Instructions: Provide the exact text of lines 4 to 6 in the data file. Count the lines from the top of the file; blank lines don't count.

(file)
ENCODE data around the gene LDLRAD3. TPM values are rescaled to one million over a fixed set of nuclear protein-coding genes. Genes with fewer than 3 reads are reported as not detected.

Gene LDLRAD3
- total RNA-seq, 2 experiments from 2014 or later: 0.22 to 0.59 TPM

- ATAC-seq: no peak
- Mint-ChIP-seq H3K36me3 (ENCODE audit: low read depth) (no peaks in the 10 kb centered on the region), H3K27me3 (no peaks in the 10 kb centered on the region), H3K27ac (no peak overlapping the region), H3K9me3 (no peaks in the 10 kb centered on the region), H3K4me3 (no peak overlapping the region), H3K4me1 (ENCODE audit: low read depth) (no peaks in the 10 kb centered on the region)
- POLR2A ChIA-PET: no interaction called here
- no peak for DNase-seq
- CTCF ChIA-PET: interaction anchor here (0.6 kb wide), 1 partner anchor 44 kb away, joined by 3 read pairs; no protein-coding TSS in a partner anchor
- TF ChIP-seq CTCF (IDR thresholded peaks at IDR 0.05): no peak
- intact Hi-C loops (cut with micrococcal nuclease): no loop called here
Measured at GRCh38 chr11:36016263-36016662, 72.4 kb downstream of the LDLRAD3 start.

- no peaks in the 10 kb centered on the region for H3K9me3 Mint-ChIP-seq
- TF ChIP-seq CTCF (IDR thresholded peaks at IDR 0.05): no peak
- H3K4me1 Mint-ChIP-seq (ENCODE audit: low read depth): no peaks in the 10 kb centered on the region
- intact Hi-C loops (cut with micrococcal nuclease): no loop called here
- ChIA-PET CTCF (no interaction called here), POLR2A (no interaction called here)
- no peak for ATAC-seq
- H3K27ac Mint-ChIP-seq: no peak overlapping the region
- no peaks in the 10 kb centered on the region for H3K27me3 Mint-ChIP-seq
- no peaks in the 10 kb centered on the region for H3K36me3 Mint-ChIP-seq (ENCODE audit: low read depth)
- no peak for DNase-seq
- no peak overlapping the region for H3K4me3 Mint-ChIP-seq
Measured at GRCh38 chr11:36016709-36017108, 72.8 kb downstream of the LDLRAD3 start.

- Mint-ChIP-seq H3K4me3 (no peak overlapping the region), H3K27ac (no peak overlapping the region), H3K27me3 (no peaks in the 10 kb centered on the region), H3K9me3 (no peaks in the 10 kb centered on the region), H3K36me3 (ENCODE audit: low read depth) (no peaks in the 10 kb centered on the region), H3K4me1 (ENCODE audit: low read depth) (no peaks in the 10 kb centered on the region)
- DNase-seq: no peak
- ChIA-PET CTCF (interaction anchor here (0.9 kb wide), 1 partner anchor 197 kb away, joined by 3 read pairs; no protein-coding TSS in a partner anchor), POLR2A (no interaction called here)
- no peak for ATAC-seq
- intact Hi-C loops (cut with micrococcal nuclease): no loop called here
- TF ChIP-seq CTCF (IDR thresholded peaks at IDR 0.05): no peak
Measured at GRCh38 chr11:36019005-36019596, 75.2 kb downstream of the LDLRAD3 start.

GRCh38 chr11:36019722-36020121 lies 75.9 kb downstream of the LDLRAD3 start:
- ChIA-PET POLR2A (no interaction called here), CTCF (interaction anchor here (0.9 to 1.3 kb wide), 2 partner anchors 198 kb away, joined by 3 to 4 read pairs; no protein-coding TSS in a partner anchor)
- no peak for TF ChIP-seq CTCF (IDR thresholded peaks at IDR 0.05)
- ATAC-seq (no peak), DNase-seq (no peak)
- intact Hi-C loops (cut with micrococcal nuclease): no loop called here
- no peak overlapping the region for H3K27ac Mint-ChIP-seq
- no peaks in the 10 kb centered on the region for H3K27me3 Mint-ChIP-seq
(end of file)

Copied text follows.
- ATAC-seq: no peak
- Mint-ChIP-seq H3K36me3 (ENCODE audit: low read depth) (no peaks in the 10 kb centered on the region), H3K27me3 (no peaks in the 10 kb centered on the region), H3K27ac (no peak overlapping the region), H3K9me3 (no peaks in the 10 kb centered on the region), H3K4me3 (no peak overlapping the region), H3K4me1 (ENCODE audit: low read depth) (no peaks in the 10 kb centered on the region)
- POLR2A ChIA-PET: no interaction called here